Hi! I’m Diana. I’m a tarot reader, astrologer, reiki master, writer, educator, and bodyworker. I’m a regular contributor to HausWitch’s community page, one half of the forthcoming Rosebud Tarot, and will be a first-time speaker at the 2020 edition of the Northwest Astrological Conference.
I was born just after a New Moon and grew up with a woods for a backyard. For as long as I can remember, I’ve been fascinated with what it means to be “alive” -- both physically and metaphysically. Myths, legends, and fairy tales were some of the first books I read, and when I was 5, I was introduced to tarot.
In 2015, I had a series of experiences that led me to the path I’m on now. Aerial circus classes brought me into embodiment practice; a spontaneous energy healing brought me into reiki; and a book (this one, if you’re curious) brought me into transpersonal understanding.
We’re in a moment where there is ever-increasing awareness of various healing practices and increasing understanding of the systemic impacts of racism, colonialism, sexism, and capitalism on how knowledge is shared, judged, censored, and permitted to exist. Thinking through the implications of how and why certain knowledge lineages have been suppressed and oppressed over time allowed me to let go of conditioned skepticism and explore these practices more deeply, with an eye critical of both inflated claims and white supremacist knowledge hierarchies. Historical or “alternative” practices might not be explicable within a mainstream materialist science worldview, but their potency for creating meaning and contextualizing healing often far surpasses quantifiable metrics.
Here’s a list of some things I’ve written:
And here’s a collection of podcasts I’ve been on:
The Basement Astrologers
A Brief Chat with Jason Crane (4 episodes total)
integrate: to create a whole by combining one thing with another
heal: to mend what has been damaged; to return to wholeness
Healers are people who accept us as we are in a way that gives us permission to do the same. My practice is antiracist and antifascist; it is affirmative for LGBTQIA+ individuals; it is inherently trauma-informed; it is intersectionally feminist; it is imperfect and doing what it can to create a more inclusive, diversity-loving, nuanced, and caring world.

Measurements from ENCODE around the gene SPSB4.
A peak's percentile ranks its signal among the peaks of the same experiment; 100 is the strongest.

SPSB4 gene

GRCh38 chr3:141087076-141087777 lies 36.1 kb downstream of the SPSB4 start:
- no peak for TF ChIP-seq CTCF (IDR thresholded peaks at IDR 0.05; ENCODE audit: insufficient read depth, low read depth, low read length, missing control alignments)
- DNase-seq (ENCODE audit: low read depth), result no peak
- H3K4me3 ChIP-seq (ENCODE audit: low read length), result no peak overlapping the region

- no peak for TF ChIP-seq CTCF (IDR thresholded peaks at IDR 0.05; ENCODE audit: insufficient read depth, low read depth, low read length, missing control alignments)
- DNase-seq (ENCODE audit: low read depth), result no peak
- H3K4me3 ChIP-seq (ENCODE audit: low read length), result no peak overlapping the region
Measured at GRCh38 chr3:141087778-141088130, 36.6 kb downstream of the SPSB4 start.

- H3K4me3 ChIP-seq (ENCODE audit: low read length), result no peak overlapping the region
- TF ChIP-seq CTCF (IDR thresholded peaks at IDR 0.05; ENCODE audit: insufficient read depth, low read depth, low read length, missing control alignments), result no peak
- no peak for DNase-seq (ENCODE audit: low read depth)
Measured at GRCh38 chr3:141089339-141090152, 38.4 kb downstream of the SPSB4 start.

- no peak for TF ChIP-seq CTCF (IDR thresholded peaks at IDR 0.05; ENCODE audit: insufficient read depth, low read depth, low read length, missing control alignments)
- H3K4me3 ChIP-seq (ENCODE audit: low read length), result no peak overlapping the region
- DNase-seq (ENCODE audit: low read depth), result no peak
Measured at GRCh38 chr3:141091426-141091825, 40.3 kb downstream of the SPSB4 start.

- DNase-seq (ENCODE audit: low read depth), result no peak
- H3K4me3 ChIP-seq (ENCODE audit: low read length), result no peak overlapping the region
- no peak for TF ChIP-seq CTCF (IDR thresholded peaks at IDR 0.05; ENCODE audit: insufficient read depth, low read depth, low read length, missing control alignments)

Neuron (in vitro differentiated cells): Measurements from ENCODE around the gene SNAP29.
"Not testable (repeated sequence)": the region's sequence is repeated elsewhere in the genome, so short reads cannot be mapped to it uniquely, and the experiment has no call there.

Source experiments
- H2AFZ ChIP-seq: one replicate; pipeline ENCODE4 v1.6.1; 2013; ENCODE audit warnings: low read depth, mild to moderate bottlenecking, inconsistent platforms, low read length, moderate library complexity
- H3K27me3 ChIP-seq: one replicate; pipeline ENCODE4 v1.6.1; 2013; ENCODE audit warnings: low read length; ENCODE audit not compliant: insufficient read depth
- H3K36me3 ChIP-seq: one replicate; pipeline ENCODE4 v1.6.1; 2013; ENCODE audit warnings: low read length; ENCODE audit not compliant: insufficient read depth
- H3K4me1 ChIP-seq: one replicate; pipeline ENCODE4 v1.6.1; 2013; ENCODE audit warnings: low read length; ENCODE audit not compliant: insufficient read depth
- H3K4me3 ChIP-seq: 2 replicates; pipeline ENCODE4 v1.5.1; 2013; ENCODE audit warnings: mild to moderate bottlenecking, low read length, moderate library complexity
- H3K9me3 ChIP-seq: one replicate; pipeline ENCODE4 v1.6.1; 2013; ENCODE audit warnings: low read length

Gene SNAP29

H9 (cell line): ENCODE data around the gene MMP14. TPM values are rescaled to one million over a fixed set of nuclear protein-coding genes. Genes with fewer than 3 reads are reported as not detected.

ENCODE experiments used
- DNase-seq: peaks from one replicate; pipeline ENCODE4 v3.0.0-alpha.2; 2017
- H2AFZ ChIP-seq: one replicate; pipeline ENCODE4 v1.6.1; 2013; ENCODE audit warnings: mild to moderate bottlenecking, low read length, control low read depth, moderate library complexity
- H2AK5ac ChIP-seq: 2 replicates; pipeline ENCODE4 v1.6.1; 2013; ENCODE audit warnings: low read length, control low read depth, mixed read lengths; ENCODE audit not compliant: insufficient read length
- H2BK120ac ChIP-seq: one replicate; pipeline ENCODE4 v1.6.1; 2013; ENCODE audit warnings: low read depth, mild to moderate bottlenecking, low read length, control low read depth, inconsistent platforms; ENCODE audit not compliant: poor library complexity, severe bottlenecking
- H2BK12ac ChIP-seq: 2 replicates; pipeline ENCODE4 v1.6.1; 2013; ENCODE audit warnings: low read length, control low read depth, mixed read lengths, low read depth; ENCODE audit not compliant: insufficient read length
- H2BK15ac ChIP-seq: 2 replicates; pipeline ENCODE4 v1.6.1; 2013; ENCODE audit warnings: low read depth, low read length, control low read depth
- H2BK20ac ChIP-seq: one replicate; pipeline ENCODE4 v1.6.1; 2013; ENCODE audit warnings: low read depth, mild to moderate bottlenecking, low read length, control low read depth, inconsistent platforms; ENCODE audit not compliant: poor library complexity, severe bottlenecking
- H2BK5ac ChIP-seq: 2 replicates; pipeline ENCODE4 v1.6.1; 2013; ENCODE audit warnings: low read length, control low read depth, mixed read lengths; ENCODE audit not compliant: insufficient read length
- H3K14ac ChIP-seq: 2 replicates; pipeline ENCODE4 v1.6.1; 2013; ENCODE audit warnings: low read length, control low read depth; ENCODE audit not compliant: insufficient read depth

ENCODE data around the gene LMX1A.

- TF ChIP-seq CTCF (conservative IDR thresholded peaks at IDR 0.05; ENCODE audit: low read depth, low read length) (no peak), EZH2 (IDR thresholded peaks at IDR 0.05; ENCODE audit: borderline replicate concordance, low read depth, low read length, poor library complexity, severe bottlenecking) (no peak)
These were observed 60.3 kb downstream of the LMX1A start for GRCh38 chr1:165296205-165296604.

We’ve become used to treating the mind, the body, and the spirit as though they are separate entities with distinctly different concerns and only minor influence on each other.
But mind, body, and spirit are just different paths towards the same end: the integrated self.
My aim is to create a context where deep healing can happen by providing a container that is as safe as possible for integration to occur.
I believe that integrating with ourselves -- with our pain as well as with our joy -- is one of the most important things we can do. Not only does it allow us to live with greater honesty and fulfillment, it’s also crucial for building a more present, compassionate, and healthful world.
Integrating with our physical body opens us to the wisdom and guidance that rests -- literally -- in our bones. Integrating with our energetic body strengthens our connection to spirit. Integrating with our mind enhances our intuition, clarifies our desires, and increases our self-trust.
Healing is a collaborative process; I and other healing practitioners can only create the space for you to heal. On your part, it takes time, personal investment, curiosity, and openness to changes both small and large. The services I provide are supports for you on your journey, adding a little ease, a little clarity, a little guidance as you make your way towards wholeness.
A NOTE ON TRAUMA-SENSITIVE PRACTICE
My entry into embodiment practice, healing practices, and bodywork more broadly starts with trauma -- my own and that of people I love. Bessel van der Kolk’s amazing book The Body Keeps the Score is a cornerstone in my education and desire to provide healing support, and the wisdom contained in that book directly informs how I understand suffering and recovery.
As such, my professional practice takes as a given the necessity of trauma sensitivity. As described by Molly Boeder-Harris of The Breathe Network, sensitivity to trauma involves “understanding that a survivor may have specific needs that the practitioner should be attentive to, needs that are unlike another client with no overt trauma history.” Trauma sensitivity also means recognizing the prevalence of trauma of all kinds: most of us carry the marks of trauma in some way, whether that trauma is from our own experiences or inherited via epigenetics.
In practice, this means that I pay attention. I pay attention to how clients communicate their needs; I pay attention to my clients’ preferences when it comes to touch; I pay attention to both the overt and subtle cues a client provides. The emotional and physical safety of my clients is absolutely non-negotiable, and I will do everything I can to create a secure space for healing to happen.